The opposition’s joint prime ministerial candidate told Reuters that Hungary should enhance connections with the European Union, put its economy on a route to adopting the euro currency, and join the European Public Prosecutor’s Office to fight corruption.
After winning an opposition primary on Sunday, Peter Marki-Zay, a political outsider with no party connection, will face Prime Minister Viktor Orban in an election next year.
In opposition to Orban, Marki-Zay will lead a coalition of six opposition parties. His comments to Reuters set him apart from Orban, who has frayed relations with many EU leaders after more than a decade in office, particularly over democratic standards.
“Hungary’s major goal should be a reorientation of its foreign policy that is not just a symbolic step,” Marki-Zay said late Sunday at a Budapest restaurant where he proclaimed his triumph to delighted supporters.
Orban’s close ties with Russian President Vladimir Putin, China, and Turkey, according to Marki-Zay, a 49-year-old conservative, are not in keeping with what he calls European principles.
“We hold European principles, European integration, democracy, the rule of law, and a free market economy in high regard,” he said. “This statement of values would include the battle against corruption.”
The EU is at loggerheads with the nationalist government in Budapest over issues ranging from migration policy and LGBT rights to media freedoms.
The row over democratic standards has contributed to a delay in payments to Hungary from the EU’s COVID-19 pandemic recovery fund.
Opinion polls show Orban’s ruling Fidesz and the opposition alliance running neck-and-neck though they do not yet gauge the impact of Marki-Zay’s victory on Sunday.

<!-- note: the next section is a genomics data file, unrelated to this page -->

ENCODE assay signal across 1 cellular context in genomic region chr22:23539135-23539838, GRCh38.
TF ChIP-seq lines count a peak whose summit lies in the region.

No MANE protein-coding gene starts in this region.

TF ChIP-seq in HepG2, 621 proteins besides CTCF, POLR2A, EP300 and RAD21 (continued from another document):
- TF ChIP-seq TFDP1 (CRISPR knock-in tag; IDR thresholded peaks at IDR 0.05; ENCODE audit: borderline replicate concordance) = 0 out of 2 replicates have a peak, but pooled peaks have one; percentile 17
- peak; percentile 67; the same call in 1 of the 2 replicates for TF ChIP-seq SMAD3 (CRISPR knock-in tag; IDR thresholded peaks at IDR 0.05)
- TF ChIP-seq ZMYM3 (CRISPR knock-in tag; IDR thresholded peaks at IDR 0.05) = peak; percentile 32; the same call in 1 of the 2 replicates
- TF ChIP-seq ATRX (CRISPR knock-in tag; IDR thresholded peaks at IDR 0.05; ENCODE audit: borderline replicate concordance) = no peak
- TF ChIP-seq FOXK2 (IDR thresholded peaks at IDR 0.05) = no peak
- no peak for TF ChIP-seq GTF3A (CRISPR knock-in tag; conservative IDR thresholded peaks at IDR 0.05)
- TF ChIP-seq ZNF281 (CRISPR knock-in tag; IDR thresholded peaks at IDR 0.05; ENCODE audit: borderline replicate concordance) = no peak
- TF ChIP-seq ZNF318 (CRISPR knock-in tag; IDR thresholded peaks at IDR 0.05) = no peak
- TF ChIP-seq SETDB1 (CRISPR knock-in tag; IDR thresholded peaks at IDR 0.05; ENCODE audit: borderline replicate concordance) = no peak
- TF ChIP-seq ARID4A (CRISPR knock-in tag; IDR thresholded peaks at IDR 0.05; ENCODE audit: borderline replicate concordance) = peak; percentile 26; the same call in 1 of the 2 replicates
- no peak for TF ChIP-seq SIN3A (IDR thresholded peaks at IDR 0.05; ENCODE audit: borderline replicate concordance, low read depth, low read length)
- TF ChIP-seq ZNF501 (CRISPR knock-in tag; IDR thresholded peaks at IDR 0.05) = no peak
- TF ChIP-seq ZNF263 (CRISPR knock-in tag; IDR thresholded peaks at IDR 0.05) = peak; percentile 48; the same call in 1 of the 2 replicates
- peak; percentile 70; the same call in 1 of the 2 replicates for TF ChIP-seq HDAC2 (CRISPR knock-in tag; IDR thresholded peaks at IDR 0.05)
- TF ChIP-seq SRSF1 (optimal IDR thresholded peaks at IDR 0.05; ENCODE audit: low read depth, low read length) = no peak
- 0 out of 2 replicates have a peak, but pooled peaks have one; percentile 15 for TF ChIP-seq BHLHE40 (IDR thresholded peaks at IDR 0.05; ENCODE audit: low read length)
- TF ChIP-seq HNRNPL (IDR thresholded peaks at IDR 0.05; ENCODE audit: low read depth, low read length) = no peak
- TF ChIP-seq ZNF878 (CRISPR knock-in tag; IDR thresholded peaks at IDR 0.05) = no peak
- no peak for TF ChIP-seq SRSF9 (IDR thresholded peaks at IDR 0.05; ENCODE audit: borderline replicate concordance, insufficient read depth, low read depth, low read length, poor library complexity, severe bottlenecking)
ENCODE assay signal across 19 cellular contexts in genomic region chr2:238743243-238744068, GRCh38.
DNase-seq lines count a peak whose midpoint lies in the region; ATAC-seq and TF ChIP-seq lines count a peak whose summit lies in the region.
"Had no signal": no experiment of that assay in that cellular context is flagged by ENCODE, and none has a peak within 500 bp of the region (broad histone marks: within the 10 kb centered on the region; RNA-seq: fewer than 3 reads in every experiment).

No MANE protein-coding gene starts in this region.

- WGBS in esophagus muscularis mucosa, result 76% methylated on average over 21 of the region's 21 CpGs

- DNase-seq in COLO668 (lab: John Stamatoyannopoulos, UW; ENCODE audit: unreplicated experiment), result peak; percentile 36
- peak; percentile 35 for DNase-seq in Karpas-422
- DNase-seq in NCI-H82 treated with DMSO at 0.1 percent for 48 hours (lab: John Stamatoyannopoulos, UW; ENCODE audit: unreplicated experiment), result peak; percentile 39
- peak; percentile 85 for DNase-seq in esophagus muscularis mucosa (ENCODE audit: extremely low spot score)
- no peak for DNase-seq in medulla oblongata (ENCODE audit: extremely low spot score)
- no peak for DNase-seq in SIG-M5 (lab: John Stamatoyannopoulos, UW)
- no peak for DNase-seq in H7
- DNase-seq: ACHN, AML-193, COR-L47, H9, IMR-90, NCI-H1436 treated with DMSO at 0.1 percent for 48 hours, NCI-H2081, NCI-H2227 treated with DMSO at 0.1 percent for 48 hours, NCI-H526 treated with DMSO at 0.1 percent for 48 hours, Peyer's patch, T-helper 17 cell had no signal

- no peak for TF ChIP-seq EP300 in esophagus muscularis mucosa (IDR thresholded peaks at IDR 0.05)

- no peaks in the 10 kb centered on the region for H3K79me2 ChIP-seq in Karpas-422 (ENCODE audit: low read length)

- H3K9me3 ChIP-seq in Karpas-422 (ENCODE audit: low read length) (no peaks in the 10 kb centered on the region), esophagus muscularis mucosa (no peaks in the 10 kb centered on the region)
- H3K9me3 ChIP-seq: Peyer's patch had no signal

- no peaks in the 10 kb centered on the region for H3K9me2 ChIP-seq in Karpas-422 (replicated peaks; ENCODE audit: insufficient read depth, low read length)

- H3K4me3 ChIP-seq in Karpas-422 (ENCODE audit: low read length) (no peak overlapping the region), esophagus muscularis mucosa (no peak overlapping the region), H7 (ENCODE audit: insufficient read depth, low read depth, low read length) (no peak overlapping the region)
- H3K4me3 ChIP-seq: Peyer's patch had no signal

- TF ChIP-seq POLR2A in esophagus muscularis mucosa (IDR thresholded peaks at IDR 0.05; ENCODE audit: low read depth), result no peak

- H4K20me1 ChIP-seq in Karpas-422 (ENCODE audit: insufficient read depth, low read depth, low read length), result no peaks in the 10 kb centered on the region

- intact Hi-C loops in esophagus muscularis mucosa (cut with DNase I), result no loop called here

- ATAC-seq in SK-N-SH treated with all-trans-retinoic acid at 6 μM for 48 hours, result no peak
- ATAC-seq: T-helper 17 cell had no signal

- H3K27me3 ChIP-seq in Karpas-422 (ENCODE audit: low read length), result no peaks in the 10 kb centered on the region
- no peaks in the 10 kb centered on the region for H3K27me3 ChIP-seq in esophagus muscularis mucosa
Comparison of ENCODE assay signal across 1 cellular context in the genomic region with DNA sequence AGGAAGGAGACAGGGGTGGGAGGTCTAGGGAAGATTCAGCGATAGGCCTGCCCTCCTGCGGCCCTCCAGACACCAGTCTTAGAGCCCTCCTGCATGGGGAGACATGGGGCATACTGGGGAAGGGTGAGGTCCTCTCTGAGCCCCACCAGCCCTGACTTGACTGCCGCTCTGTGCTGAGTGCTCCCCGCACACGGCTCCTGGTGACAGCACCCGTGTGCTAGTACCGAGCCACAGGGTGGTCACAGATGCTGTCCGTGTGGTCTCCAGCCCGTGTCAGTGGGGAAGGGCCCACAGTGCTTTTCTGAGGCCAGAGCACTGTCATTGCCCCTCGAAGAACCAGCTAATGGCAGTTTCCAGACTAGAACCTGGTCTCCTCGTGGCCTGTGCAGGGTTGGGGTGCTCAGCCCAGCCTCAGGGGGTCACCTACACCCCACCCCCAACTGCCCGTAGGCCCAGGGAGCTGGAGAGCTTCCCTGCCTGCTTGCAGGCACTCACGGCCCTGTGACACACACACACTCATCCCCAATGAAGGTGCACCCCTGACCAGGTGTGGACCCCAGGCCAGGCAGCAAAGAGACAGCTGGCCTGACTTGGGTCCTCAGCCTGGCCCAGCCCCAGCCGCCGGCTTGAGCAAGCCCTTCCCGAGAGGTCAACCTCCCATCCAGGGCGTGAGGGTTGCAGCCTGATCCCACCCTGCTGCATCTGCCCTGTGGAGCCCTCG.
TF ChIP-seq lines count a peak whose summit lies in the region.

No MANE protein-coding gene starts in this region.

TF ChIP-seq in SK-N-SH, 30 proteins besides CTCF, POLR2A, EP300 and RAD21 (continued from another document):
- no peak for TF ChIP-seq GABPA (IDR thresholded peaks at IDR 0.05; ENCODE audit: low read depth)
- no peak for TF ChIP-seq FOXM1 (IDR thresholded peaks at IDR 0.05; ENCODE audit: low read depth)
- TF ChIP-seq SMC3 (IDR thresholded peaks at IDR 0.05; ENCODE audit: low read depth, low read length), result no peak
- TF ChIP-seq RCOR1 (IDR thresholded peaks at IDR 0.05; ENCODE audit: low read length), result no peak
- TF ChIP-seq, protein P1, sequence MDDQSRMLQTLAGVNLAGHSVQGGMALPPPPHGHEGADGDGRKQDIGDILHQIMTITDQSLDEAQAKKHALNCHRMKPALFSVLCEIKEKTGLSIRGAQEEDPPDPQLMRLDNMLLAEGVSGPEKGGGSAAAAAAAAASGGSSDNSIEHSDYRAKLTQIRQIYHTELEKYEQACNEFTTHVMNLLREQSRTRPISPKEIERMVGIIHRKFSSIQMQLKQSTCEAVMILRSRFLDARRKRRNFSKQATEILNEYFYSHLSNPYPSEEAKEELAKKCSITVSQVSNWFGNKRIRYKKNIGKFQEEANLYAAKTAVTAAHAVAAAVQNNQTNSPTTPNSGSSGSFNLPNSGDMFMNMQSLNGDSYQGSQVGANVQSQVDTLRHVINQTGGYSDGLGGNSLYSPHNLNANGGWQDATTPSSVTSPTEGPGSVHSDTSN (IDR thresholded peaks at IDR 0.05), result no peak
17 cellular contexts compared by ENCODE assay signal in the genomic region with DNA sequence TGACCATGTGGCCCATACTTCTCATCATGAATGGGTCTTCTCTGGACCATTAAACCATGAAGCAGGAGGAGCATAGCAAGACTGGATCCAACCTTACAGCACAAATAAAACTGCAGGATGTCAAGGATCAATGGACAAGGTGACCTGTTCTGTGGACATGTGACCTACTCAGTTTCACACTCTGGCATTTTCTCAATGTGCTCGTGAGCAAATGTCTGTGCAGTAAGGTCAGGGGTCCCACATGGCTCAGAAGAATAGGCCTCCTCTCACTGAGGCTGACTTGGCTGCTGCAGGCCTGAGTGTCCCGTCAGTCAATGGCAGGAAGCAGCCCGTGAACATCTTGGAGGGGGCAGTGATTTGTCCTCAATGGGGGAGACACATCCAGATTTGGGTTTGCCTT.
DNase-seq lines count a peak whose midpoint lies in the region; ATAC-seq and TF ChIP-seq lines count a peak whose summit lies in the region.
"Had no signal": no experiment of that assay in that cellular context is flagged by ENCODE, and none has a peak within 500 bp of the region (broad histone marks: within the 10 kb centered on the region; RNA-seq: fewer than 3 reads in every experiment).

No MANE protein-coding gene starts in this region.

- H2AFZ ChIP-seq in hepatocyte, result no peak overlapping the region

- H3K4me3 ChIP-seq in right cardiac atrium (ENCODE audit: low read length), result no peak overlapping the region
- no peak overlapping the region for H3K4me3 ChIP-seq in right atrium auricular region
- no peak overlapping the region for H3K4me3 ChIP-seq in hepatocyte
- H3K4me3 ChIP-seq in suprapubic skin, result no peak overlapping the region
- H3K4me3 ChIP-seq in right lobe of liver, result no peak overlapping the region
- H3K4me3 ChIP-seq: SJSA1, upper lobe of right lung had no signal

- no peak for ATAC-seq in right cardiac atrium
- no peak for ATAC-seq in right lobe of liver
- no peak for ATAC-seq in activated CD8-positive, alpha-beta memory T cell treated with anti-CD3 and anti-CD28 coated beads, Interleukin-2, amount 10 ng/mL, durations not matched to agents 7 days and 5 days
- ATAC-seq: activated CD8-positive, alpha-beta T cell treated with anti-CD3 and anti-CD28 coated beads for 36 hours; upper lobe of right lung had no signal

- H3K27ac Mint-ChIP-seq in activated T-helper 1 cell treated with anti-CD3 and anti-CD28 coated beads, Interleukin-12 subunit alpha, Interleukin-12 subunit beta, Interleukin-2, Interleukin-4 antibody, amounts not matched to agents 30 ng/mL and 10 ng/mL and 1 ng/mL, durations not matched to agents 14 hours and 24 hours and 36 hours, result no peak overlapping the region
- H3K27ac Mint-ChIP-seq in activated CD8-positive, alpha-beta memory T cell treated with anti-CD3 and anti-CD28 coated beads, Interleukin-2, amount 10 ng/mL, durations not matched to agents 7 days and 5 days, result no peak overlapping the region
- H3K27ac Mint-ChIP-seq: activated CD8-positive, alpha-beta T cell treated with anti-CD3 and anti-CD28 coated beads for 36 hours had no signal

Mujtaba Rahman, Managing Director at the Eurasia Group think tank, said he now put the likelihood of Orban winning a simple majority at 55%, compared with 65% previously, and that the chances of an opposition alliance majority had risen from 20% to 40%.
If the opposition alliance wins, Hungary should join the European Public Prosecutor’s Office (EPPO), Marki-Zay said. The EPPO has the authority to investigate fraud against the EU budget, as part of a clampdown on corruption.
“Hungary must not veto steps aimed at deepening European integration,” Marki-Zay said. “It is intolerable that a country can say no to joining the EPPO to shield its corrupt autocrats.”
Orban’s government has declined to join the EPPO, citing sovereignty as a reason for the decision.
Marki-Zay said Hungary’s economy needed to be rebalanced in order to join the eurozone, but he added that due to a spike in inflation and the budget deficit caused by pre-election expenditure, this was unlikely to happen during the next parliament.
The adoption of the euro in Hungary has no set date.
Hungary is unlikely to join the ERM-2 mechanism, which is a prerequisite for joining the eurozone, before 2026, according to Marki-Zay.
He also said he would review flagship deals made under Orban with Russia and China, including a 12.5-billion-euro ($14.48-billion) contract to expand Hungary’s Paks nuclear power plant that was awarded to Russia’s Rosatom without a tender, and a high-speed rail link between Budapest and Belgrade.
“We will have to see whether these deals serve Hungarian national interests,” Marki-Zay said, adding that he did not oppose nuclear energy but saw a lack of competition in awarding the project.